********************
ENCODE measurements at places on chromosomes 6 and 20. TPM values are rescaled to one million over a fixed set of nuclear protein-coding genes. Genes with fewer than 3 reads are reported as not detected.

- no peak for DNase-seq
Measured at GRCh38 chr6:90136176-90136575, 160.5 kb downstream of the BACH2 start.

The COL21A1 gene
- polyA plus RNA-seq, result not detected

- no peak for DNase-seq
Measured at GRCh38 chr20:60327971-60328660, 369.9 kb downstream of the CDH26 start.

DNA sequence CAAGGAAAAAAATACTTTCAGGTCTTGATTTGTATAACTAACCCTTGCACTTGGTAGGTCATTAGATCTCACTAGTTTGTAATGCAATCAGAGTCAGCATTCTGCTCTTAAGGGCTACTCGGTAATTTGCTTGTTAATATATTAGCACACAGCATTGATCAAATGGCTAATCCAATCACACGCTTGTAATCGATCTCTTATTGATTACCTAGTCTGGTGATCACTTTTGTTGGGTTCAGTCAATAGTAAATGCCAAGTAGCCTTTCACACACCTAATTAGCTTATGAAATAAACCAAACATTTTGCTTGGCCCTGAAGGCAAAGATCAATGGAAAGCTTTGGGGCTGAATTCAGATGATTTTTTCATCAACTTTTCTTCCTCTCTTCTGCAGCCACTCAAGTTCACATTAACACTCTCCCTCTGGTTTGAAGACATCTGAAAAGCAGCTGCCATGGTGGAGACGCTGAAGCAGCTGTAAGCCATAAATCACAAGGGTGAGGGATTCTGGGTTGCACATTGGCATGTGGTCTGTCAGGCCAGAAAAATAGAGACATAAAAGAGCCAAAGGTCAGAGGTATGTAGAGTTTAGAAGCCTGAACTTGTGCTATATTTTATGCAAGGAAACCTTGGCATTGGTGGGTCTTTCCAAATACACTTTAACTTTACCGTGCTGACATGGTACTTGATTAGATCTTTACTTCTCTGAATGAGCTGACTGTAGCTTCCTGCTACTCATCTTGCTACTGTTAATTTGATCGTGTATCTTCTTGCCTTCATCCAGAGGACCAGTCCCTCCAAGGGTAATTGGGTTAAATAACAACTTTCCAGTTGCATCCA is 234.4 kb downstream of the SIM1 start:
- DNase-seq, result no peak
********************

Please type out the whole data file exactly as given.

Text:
ENCODE measurements at places on chromosomes 6 and 20. TPM values are rescaled to one million over a fixed set of nuclear protein-coding genes. Genes with fewer than 3 reads are reported as not detected.

- no peak for DNase-seq
Measured at GRCh38 chr6:90136176-90136575, 160.5 kb downstream of the BACH2 start.

The COL21A1 gene
- polyA plus RNA-seq, result not detected

- no peak for DNase-seq
Measured at GRCh38 chr20:60327971-60328660, 369.9 kb downstream of the CDH26 start.

DNA sequence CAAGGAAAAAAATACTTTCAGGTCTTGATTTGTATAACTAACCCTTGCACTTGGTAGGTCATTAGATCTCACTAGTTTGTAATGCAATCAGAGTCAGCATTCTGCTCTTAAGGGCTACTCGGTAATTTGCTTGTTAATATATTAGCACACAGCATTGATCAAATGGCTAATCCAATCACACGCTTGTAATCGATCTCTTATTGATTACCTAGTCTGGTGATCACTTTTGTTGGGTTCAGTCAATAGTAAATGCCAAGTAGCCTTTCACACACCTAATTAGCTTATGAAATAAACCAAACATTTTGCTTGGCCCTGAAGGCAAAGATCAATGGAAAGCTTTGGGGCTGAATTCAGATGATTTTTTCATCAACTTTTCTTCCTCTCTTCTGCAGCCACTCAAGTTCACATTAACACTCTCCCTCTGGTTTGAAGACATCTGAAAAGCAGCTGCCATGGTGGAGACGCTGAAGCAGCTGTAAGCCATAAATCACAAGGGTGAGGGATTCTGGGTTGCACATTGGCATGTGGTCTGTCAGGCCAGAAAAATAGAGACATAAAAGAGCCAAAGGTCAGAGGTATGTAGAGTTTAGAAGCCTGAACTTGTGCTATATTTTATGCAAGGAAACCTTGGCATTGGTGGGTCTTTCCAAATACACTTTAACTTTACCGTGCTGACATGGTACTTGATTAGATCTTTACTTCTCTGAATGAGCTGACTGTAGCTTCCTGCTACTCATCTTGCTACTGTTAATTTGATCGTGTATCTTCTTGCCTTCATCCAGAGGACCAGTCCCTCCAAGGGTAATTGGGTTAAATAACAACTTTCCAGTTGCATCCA is 234.4 kb downstream of the SIM1 start:
- DNase-seq, result no peak